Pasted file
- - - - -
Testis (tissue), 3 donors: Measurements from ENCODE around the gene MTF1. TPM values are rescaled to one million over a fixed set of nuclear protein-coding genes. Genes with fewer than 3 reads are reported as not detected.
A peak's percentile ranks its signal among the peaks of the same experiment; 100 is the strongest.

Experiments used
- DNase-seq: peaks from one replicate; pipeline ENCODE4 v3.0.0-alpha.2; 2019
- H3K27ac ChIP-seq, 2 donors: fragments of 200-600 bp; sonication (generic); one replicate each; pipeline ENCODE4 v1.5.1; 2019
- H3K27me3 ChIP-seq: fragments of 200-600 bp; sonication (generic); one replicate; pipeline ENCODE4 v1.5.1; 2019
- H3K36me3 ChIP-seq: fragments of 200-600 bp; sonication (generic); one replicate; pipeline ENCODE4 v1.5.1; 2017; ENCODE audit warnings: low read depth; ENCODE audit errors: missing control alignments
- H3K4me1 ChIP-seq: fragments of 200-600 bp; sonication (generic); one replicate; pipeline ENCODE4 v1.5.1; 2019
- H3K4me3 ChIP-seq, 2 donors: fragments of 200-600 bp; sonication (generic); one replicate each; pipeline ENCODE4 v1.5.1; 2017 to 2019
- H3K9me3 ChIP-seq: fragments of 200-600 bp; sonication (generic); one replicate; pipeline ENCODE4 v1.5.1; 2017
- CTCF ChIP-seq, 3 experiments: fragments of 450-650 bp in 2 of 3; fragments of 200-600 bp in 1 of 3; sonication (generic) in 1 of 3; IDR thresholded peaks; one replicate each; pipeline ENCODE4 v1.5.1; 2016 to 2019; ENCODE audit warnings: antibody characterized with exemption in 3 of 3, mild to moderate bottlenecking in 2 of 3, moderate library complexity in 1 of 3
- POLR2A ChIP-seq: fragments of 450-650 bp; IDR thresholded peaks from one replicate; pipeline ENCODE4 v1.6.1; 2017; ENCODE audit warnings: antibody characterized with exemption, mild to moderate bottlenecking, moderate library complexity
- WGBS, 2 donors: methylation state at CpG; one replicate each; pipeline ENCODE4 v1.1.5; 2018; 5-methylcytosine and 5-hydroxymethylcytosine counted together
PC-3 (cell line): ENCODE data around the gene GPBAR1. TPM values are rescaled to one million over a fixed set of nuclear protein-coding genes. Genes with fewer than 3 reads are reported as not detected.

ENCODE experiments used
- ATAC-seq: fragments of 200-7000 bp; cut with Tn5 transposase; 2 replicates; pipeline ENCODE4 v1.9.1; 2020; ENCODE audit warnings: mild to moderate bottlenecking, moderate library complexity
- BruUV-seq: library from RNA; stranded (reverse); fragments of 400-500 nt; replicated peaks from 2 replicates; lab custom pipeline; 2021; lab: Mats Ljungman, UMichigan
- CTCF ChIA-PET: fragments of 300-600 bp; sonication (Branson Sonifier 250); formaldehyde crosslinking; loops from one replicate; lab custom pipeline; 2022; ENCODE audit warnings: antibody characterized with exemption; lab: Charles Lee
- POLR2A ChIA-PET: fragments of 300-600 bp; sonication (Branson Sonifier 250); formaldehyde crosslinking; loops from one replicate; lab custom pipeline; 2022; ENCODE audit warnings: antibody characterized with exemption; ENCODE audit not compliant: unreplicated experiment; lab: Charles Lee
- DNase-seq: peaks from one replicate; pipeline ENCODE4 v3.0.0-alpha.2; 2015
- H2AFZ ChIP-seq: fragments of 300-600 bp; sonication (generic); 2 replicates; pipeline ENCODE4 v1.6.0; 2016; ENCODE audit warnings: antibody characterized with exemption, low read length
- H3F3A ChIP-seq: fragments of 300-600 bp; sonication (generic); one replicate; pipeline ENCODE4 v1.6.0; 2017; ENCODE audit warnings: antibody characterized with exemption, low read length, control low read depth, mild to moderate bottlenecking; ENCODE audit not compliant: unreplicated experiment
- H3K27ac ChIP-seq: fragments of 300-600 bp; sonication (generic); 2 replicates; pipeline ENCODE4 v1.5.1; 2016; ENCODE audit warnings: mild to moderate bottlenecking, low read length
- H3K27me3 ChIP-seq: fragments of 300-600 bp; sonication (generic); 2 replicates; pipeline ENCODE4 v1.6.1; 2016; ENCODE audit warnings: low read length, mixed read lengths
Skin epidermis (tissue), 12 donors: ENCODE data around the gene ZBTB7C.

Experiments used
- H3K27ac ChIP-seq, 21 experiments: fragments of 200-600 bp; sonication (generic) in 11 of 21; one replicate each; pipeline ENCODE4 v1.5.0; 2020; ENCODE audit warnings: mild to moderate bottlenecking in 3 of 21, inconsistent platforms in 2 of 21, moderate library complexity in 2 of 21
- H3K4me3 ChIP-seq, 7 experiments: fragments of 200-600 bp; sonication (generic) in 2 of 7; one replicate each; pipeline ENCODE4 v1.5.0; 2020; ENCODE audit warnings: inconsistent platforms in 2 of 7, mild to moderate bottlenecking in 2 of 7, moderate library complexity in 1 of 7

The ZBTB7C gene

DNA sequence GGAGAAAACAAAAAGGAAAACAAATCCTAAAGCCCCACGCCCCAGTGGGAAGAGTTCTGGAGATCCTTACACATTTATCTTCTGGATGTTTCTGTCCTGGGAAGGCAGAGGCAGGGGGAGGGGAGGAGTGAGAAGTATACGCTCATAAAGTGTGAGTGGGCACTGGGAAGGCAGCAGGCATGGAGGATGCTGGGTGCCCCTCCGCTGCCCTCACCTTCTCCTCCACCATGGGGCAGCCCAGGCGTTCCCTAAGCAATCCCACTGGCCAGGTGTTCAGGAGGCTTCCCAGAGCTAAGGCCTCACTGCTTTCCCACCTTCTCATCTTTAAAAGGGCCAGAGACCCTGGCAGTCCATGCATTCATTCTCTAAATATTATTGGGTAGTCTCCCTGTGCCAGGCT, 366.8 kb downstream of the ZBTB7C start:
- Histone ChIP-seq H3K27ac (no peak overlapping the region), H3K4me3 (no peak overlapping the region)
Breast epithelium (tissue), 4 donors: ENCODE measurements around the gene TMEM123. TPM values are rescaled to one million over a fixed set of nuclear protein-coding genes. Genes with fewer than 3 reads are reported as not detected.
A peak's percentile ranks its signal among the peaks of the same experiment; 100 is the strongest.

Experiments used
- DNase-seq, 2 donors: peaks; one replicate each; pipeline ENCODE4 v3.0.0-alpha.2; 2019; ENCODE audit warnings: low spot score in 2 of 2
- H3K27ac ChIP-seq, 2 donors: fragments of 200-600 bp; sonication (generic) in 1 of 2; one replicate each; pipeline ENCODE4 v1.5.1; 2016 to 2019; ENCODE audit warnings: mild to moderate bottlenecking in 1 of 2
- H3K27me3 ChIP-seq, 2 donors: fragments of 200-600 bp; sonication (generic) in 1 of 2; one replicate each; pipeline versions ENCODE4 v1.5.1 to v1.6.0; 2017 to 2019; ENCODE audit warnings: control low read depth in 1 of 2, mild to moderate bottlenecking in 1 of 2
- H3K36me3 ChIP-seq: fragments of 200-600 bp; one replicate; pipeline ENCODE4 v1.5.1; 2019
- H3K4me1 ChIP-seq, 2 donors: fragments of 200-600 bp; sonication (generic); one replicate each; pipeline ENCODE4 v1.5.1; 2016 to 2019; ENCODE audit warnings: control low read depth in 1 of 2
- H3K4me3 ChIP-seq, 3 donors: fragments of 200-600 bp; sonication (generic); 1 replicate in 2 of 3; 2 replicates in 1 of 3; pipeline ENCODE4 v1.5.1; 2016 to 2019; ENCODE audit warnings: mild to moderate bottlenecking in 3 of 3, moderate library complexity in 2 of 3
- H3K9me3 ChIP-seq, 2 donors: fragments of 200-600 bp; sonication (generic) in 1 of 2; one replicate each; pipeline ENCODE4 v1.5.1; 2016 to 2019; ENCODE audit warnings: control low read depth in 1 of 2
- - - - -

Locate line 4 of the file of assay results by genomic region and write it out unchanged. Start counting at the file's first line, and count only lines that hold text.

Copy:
- DNase-seq: peaks from one replicate; pipeline ENCODE4 v3.0.0-alpha.2; 2019